Human Rights March in Tel Aviv 311.
(photo credit: Moshe Rafaeli)
Some 2,000 people turned out for the third annual Human Rights March in Tel Aviv Friday morning.
RELATED:Ten arrested in Tel Aviv social justice protest
is being organized for the third year in a row by the Association for
Rights in Israel (ACRI) in collaboration with dozens of other local
human rights groups. Organizers say the recent social justice movement
that swept the
country over the summer, bringing hundreds of thousands of Israelis into
streets, will give the march added relevance.
Police said one protester was arrested for allegedly calling a police commander "Adolf Hitler." The suspect was taken for questioning.
groups representing different sectors participated in the
associated with Meretz, Israel Beiteinu, African refugee communities,
the gay community, and the Israeli-Arab advocacy group Adalah were all
protesters parodied far-right activists by dressing as Klu Klux Klan
members holding signs reading "Kahane was right," and "Kill the
(non-Jews) in order to save Israel."
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The marchers gathered at Habima square, the
nexus of the summer’s social justice movement, and made its way to Rabin
Square for a midday protest.
marching in Tel Aviv Friday were a group of settlers demanding that
they too be guaranteed human rights. The group raised signs reading
"Human Rights: Also for Migron Residents" and "Settlers are people too."
Libby Lenkinski, ACRI’s director of
international relations, said Thursday that a lot had changed since last year’s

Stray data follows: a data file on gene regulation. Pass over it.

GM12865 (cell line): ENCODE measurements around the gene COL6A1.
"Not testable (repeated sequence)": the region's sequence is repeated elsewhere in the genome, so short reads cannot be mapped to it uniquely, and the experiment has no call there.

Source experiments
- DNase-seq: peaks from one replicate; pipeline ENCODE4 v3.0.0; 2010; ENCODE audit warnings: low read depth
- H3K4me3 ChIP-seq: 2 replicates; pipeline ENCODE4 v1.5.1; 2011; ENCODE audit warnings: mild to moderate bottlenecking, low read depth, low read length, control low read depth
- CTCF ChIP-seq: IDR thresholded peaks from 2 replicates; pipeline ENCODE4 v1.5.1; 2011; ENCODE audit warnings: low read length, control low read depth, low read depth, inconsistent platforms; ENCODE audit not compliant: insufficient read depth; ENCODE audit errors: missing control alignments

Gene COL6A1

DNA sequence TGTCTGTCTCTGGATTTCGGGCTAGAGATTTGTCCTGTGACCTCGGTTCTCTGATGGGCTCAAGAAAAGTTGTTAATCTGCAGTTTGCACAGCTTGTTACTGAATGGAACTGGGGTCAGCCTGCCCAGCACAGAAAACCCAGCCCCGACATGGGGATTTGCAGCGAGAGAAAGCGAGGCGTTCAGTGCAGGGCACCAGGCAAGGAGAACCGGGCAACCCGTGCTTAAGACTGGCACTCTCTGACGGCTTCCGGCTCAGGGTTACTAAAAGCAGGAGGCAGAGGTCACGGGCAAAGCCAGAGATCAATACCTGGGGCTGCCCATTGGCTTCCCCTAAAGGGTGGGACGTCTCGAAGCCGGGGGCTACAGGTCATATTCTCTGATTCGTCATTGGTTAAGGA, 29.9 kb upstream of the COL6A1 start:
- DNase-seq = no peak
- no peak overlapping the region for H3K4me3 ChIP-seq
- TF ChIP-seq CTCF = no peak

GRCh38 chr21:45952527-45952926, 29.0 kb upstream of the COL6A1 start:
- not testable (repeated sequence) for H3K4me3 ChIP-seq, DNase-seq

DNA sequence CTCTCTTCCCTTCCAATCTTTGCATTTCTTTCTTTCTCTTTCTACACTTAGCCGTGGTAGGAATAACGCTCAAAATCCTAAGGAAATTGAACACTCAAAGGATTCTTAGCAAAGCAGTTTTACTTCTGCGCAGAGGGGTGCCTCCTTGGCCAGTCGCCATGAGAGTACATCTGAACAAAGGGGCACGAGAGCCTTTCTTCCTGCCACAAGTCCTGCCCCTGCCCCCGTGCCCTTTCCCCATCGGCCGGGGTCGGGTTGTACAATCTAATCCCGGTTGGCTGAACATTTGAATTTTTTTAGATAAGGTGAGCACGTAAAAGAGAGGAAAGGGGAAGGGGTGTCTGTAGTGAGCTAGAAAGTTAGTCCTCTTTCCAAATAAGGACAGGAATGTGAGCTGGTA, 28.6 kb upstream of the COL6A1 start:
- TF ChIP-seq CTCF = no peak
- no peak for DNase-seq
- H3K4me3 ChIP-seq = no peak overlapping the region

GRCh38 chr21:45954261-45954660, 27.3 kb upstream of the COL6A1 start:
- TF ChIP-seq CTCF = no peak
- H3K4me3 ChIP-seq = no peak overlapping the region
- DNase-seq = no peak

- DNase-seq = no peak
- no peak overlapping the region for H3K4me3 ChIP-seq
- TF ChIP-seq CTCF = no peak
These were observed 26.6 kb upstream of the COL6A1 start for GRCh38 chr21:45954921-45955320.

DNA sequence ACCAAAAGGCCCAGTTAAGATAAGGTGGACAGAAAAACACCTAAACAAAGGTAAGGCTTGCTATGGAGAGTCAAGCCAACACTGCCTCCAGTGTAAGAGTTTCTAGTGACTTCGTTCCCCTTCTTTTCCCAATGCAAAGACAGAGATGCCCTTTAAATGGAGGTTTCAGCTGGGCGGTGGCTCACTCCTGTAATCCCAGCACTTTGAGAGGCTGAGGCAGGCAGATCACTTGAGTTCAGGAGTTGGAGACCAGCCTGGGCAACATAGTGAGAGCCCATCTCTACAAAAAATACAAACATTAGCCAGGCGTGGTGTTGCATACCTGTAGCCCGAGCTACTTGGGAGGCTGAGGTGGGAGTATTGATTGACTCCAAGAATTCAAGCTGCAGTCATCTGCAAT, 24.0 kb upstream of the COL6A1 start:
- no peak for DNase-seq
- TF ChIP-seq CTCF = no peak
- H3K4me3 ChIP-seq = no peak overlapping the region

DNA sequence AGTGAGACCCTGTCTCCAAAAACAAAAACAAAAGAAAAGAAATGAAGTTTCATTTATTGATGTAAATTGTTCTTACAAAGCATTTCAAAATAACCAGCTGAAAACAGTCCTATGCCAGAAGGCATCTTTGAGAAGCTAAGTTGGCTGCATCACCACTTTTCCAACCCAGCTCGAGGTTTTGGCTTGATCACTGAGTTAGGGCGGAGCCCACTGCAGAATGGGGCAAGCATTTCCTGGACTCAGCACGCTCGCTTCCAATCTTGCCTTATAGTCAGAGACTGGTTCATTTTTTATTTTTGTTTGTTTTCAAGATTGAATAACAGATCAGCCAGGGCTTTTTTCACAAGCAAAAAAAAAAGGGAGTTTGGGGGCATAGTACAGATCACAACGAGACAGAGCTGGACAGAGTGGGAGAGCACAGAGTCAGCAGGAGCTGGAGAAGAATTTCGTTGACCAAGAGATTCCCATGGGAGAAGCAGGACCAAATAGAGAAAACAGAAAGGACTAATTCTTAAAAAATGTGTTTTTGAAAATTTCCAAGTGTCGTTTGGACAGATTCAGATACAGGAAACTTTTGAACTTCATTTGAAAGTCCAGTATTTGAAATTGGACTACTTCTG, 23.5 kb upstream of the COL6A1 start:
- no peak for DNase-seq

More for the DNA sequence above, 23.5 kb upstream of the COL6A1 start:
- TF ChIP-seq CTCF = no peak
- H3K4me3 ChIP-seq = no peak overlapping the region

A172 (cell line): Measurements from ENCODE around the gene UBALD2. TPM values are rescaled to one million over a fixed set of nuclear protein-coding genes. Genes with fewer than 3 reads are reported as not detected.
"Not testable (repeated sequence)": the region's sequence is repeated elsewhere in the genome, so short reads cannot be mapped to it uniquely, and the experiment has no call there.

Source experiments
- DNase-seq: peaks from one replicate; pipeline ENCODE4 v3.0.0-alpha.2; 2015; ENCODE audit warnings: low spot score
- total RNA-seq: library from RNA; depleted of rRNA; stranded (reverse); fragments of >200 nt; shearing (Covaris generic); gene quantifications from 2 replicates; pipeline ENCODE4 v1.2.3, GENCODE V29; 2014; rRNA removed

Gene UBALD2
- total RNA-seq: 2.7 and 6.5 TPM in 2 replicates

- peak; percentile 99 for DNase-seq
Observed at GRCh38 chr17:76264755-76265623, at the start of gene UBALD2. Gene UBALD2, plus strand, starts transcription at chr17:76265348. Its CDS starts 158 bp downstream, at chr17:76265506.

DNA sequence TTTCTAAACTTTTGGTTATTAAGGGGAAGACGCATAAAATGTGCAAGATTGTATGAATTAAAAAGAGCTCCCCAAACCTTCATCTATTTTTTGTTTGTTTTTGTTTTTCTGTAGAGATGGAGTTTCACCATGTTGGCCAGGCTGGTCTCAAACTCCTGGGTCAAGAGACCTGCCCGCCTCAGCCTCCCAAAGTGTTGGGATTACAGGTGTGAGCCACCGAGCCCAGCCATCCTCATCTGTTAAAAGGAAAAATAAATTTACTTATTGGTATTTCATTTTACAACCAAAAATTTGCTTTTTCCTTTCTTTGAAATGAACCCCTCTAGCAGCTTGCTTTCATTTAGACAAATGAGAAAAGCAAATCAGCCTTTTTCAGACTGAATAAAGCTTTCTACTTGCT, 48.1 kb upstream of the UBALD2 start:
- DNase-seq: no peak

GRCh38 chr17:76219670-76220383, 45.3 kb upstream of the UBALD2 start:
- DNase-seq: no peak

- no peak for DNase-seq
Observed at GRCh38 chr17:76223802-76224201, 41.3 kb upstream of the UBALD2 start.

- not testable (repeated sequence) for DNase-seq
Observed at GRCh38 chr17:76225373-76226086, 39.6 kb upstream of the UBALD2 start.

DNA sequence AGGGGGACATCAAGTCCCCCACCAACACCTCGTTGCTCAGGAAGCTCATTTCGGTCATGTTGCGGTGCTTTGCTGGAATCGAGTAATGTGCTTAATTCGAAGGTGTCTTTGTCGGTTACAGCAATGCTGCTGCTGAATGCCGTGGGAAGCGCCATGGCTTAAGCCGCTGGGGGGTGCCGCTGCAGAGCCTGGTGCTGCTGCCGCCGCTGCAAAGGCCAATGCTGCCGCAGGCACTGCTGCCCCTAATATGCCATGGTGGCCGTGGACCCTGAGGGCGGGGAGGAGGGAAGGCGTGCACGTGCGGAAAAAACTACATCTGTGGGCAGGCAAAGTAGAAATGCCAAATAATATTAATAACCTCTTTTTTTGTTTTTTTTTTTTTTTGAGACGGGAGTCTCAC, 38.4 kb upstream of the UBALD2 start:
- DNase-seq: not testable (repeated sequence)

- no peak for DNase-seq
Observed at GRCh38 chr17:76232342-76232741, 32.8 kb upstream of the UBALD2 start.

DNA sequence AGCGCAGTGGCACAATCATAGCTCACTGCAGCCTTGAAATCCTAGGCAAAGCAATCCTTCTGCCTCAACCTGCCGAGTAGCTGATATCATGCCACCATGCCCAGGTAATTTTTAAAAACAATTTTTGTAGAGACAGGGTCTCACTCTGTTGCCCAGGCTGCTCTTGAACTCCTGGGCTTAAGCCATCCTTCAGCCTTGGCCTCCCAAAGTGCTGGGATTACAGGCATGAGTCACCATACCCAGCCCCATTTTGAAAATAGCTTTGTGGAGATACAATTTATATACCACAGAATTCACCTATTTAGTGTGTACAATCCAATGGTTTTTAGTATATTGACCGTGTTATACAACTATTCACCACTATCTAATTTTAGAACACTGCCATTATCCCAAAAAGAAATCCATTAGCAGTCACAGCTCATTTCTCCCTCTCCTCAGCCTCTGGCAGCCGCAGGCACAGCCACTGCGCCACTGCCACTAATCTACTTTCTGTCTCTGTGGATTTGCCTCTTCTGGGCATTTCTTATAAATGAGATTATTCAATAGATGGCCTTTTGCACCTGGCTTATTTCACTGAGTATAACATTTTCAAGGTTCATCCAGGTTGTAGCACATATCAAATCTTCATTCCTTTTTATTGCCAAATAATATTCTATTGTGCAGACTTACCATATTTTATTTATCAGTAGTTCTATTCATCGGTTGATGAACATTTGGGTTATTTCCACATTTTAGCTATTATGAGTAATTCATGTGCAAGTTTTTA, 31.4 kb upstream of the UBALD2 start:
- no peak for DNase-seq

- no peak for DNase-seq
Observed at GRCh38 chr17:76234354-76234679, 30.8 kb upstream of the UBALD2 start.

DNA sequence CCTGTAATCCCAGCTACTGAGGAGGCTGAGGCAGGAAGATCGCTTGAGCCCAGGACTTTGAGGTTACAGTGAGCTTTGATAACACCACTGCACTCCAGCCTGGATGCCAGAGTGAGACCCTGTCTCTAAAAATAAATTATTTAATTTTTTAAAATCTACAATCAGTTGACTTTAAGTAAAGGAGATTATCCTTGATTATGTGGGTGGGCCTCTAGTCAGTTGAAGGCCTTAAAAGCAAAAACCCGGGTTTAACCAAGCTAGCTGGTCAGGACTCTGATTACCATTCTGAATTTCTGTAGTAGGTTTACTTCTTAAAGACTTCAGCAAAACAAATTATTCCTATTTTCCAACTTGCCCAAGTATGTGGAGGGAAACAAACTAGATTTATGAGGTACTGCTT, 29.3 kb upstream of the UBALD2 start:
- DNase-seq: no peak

march – “mainly that hundreds of thousands of Israelis now know what it feels
like to get off the couch and march in support of something. Hopefully
some of that energy will translate tomorrow, both in numbers and
Lenkinski said she believed the march was coming at a time when
“Israel’s democratic principles are increasingly being called into question,”
citing what she referred to as “anti-democratic trends in legislation in the
Knesset [as well as] a public atmosphere that is hostile toward civil society
organizations and human rights organizations in general.”
that anti-democratic legislation was broken down into four categories: legislation
like the Nakba Law and the loyalty oath, which target the country’s Arab
minority; laws like the boycott and foreign funding laws that target civil
society and NGOs; legislation that limits the power of the High Court of Justice;
and legislation that limits freedom of speech.
Sunday will see a number
of additional protest actions, directed at what organizers say are the worsening
socioeconomic gaps in society.
Under the banner “Fed up with mortgages –
let’s strike back at the banks with a consumer boycott,” a protest set for
Sunday will begin with participants placing repossession notices on banks in
Also Sunday, a group of protesters will
be demonstrating outside the Israel Business Conference in Tel Aviv, in a call
for social and economic reform.
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